Spin Doctors: Is T.Y. Hilton or Alshon Jeffery more attractive for fantasy purposes?

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Spin Doctors: Is T.Y. Hilton or Alshon Jeffery more attractive for fantasy purposes?
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Entering their fourth seasons, Alshon Jeffery (24.5 ADP) and T.Y. Hilton (26.3) are largely considered WR1s in fantasy circles. Both should be 100-plus target assets for their respective teams, provided Jeffery's calf setback doesn't prove serious. However, Brad Evans and Scott Pianowski are divided on which one owners should target. Read their stances, ponder and declare a victor in the comments below. 

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Brad feeds the Bear: “Absurd.” “Too inflated.” “Completely ridiculous.” These are a few of the descriptions some fantasy ‘experts’ have used to paint Alshon Jeffery’s Round 2-3 value this draft season.

To those naysayers the Noise shouts “BLASPHEMY!”

With Brandon Marshall now catching soft spirals from Ryan Fitzpatrick in New York, Jeffery is the main man in the Windy City. Blessed with terrific long-range speed, length, athleticism and exaggerated cartoonish hands, he's an imposing physical specimen who should thrive as the No. 1. Last year, he logged an 85-1133-10 line (on 145 targets) for a wretched Bears team, the 12th-best output by a WR.

To some, the transition from Marc Trestman to Adam Gase is a negative, but it shouldn’t be. Essentially he’s Demaryius Thomas in Gase’s offense, a position that averaged 155.7 targets, 99 receptions, 1,494.3 receiving yards and 11.7 touchdowns per year since 2012. Considering Kevin White’s slow progress, Eddie Royal’s fixture in the slot and the Bears’ projected horrendous defense, he’s a shoo-in for 150-plus targets, 90 receptions, 1,200 yards and 11-13 TDs. Achieve that and he’ll comfortably finish inside the position's top-10. Yes, even with the most punchable face in the league, Jay Cutler, throwing him the ball.  

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Hilton is a marvelous talent in an air-friendly environment, but I’m expecting a slight downturn in his overall worth. Offseason additions Andre Johnson, Duron Carter, Philip Dorsett and Frank Gore present new mouths to feed. Combine that with a bevy of tight ends that combined for 98 catches, 1,287 yards and 18 TDs in ’14 and Pep Hamilton’s desire to script more four-WR sets, and a volume decrease for Hilton is in the cards. Andrew Luck will spread the love. It’s irresponsible to think the wideout meets or exceeds last year’s 82-1345-7 production. Shave roughly 5-10 receptions, 200-300 yards and a 1-2 TDs and you’re looking at his 2015 ceiling. In other words, bank on him reverting to 2013 (82-1056-5, WR21). Bottom line, T.Y. is more middling WR2 than back-end WR1 as his price point suggests.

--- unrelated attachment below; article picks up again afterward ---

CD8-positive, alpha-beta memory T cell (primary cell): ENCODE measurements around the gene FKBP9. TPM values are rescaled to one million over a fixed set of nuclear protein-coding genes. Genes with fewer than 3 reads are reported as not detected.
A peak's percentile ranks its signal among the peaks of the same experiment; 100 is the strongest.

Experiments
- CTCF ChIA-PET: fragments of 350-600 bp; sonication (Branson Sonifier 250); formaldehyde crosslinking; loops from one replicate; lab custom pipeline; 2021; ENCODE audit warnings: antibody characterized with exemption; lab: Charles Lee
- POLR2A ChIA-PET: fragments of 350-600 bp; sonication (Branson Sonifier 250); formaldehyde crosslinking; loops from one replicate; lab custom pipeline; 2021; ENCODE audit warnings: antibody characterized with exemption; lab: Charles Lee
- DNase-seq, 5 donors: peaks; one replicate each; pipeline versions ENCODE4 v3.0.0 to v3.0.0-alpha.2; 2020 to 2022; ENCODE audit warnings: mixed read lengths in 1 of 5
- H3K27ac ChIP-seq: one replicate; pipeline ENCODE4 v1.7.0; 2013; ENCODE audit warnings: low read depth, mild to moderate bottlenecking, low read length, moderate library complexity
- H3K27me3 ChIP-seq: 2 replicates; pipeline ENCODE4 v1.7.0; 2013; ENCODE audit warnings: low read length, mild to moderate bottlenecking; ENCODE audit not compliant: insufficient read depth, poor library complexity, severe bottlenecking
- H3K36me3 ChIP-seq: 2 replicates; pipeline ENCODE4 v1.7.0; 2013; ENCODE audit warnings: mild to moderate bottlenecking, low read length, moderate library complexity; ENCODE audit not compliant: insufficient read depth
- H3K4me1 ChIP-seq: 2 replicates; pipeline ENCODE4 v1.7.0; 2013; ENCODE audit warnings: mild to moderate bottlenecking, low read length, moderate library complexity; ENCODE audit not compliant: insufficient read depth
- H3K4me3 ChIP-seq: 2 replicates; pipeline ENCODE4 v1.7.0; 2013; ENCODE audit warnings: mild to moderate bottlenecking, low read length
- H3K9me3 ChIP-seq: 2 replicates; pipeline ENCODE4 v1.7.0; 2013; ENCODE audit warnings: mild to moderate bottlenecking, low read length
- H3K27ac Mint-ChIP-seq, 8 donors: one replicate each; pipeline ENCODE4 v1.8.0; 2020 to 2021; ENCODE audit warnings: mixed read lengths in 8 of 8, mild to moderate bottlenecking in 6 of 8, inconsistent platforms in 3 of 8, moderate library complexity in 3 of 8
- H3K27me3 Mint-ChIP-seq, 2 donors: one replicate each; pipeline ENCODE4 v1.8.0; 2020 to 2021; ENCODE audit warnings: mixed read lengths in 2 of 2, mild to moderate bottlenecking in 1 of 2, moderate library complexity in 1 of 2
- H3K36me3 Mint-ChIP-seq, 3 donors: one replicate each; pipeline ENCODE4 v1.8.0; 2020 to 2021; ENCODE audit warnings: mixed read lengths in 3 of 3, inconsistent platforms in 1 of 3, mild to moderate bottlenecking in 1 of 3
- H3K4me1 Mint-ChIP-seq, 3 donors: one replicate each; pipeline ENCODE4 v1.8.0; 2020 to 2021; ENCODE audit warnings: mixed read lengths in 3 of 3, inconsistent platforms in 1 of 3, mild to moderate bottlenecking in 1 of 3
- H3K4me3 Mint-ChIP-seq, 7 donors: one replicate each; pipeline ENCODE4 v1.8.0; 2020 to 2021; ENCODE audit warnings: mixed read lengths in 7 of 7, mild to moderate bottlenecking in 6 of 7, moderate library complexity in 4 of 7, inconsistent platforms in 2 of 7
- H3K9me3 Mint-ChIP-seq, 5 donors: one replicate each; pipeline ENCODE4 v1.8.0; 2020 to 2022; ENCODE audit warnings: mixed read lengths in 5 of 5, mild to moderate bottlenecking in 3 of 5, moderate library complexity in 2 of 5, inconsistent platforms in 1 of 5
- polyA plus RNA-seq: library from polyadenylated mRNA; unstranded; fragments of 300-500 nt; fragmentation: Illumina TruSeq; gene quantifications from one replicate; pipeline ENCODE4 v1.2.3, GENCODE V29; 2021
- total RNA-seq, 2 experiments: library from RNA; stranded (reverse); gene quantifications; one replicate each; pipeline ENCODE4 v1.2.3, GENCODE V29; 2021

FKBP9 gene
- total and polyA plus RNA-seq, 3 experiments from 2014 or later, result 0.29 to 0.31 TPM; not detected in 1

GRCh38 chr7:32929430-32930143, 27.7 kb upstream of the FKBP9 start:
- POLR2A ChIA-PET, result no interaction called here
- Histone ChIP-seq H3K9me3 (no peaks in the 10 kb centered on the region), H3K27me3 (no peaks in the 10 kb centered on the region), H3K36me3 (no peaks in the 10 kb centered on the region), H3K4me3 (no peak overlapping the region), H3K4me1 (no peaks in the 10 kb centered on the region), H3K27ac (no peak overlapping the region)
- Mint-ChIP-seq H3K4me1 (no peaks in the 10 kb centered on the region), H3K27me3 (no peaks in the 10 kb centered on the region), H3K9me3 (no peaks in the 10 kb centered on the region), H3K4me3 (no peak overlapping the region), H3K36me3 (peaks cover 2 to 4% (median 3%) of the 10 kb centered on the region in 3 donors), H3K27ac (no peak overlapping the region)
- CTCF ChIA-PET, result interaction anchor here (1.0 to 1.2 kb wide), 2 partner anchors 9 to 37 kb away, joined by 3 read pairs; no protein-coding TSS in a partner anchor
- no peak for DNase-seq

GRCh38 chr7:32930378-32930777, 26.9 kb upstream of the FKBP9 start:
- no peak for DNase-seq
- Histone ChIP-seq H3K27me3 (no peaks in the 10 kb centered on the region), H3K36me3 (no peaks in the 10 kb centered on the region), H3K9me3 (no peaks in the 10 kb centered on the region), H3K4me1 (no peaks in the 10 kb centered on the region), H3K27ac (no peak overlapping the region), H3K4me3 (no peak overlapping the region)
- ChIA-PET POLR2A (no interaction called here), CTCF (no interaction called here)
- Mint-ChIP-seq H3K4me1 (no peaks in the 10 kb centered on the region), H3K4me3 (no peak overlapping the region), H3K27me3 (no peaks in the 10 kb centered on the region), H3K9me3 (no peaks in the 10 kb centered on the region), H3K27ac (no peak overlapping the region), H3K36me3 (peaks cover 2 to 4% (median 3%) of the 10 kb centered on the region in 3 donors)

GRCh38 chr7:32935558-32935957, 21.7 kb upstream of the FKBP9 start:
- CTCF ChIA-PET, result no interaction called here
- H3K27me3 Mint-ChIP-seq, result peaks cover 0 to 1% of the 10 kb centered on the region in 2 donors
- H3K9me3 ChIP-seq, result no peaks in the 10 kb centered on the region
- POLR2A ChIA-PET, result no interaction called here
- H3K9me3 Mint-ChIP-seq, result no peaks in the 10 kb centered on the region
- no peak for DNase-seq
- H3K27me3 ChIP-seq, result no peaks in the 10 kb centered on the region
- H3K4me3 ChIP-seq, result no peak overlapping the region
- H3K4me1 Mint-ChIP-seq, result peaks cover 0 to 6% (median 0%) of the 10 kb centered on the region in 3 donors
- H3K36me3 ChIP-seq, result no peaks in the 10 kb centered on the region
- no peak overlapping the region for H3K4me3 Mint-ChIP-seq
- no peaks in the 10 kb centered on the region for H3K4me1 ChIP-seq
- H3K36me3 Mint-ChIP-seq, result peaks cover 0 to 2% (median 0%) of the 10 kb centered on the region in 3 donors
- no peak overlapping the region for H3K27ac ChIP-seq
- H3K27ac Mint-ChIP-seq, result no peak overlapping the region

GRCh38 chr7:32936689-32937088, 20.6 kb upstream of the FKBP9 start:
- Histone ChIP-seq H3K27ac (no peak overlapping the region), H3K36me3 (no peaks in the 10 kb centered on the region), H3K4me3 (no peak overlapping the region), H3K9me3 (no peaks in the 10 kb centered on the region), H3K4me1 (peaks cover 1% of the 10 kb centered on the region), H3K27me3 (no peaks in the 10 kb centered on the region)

Bear … UP! 

Scott tosses a Horseshoe: Obviously Jeffery is a bigger player, and projects to be far more involved in the red zone. Cheap touchdowns are a good thing in fantasy. But if you look at the players broadly, Hilton looks like the better football player.

Consider last year, when Hilton bested Jeffery by 212 yards despite playing in one fewer game. Hilton also had a better catch rate and a much better yards per reception (16.4 versus 13.3), and when you hash it all out, more fantasy points. Part of these advantages could be attributable to Hilton’s undertow at quarterback - Andrew Luck is a slam dunk over Jay Cutler - but it’s not like that’s changed. And heck, the global view of the Bears might be more conservative this fall, with John Fox overseeing the entire club. 

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No one expects Hilton to become a dynamic scorer inside the red area, but perhaps he’ll see a modest step forward in those spots, given his crisp routes and connection with Luck. Not every touchdown-gobbling wideout has to tower over the opposition. You can beat a defense moving laterally, too. 

I’ll ride with the yardage and efficiency winner from last year and I’ll ride with the better quarterback, of course. Reservation at the Hilton, please.

Follow Brad Evans (@YahooNoise) and Scott Pianowski (@ScottPianowski) on Twitter.


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